“It’s inoperable.”

Those are not the words you want to hear from a specialist cancer consultant. I knew that in the range of possible outcomes this was one of them, down at the dark end of the list, but it’s a little different hearing the words in real life.

‘Okay, so that’s what I’m dealing with,’ was what went through my head.

Somehow I seem to have skipped four of the five Kübler-Ross main stages of grief (denial, anger, bargaining, depression) and settled directly into acceptance, in the sense that I know my medical staff are world-class experts (so denial would be daft), I understand how blind chance and averages work (‘why me?’ is no more valid than ‘why not me?’), the egotistic pointlessness of pleading to an empty sky, and that lying around in black depression just wastes my own suddenly limited time.

While I wasn’t going to take the conclusions as gospel truth – in my world ‘two or three years to live’ is a challenge rather than a sentence – I knew that I was dealing with expert professionals in a center of medical excellence. The facts were clear: malignant tumors had been found in my bladder and nearby lymph glands, and spots had been seen on my liver and in a lung. The spread meant that this wasn’t something that could be contained and cut out; the only (mainstream) treatment left at this time was chemotherapy. So we talked about how this treatment works, side effects, schedules and likely outcomes.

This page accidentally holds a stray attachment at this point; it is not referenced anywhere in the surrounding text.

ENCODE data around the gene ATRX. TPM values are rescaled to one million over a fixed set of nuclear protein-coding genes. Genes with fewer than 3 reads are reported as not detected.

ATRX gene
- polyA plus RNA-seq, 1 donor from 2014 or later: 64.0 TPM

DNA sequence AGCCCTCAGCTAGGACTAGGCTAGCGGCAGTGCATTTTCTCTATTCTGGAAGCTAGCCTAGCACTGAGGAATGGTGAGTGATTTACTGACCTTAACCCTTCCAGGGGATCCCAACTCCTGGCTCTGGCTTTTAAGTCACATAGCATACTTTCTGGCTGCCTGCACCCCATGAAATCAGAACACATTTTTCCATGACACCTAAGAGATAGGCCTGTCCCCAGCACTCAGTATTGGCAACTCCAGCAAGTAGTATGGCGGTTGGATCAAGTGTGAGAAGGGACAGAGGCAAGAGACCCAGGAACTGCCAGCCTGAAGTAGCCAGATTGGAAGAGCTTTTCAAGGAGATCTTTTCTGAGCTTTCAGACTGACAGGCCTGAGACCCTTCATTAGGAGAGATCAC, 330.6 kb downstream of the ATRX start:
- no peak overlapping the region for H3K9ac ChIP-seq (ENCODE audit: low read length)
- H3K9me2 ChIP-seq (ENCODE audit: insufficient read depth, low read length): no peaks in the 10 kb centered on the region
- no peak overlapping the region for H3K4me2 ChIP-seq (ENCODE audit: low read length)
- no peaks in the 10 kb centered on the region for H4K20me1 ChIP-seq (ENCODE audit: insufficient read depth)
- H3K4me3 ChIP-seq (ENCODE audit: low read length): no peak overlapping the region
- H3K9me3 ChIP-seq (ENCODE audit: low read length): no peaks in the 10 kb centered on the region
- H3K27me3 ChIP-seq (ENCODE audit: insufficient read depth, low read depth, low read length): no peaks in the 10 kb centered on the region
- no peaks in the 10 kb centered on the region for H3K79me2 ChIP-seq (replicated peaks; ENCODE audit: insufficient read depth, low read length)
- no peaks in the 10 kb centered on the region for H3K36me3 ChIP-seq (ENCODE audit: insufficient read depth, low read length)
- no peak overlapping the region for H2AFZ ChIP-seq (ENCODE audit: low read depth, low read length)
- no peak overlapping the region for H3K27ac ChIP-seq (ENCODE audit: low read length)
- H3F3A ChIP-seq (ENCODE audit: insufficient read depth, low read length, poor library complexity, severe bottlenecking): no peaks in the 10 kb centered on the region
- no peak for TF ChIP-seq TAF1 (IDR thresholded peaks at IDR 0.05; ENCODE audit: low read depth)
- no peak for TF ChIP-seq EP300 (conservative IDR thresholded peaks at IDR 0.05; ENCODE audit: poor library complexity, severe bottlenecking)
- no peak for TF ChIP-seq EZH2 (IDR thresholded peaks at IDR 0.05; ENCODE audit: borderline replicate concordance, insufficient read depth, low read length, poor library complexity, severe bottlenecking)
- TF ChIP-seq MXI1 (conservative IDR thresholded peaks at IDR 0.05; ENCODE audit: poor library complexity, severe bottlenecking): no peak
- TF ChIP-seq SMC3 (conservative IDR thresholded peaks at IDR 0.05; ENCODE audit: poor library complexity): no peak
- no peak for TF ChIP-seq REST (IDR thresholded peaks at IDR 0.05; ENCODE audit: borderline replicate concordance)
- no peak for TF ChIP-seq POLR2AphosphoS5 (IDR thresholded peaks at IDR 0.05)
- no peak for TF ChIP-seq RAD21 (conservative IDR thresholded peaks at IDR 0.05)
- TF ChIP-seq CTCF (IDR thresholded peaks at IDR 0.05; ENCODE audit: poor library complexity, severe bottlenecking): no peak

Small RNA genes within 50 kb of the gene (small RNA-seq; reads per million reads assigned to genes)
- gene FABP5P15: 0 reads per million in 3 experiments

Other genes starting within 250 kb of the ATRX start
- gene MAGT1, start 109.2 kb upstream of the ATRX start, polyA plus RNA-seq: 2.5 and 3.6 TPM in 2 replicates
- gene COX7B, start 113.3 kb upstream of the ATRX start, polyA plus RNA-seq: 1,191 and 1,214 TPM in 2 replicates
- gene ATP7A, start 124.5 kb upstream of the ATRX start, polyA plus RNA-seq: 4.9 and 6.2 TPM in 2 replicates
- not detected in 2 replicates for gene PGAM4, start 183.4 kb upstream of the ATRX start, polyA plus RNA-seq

Will I be caught out sometime later as this comes to get me from behind? Perhaps. But I think, I hope, that I’ve internalized and practiced my pragmatic optimist approach to life, as epitomized by Mark Rylance’s character in Bridge of Spies when he asks “would it help?”. To put it another way, while it’s not at all what I’d like, I think I’ve got this.

Bridge of Spies: a somewhat plodding plot, but at the same time unexpectedly inspirational

Technical data: my chemo runs over six three-week cycles, attending as an out patient and having the drugs dripped into my arm through an IV line:

  • Day 1: all day, Cisplatin and Gemcitabine.
  • Day 8: half a day, Gemcitabine only
  • Day 15: recovery time; no treatment

But no, I didn’t leave it at this. I’ll document my own supplementary treatment with cannabis and how it seems to work in further posts…

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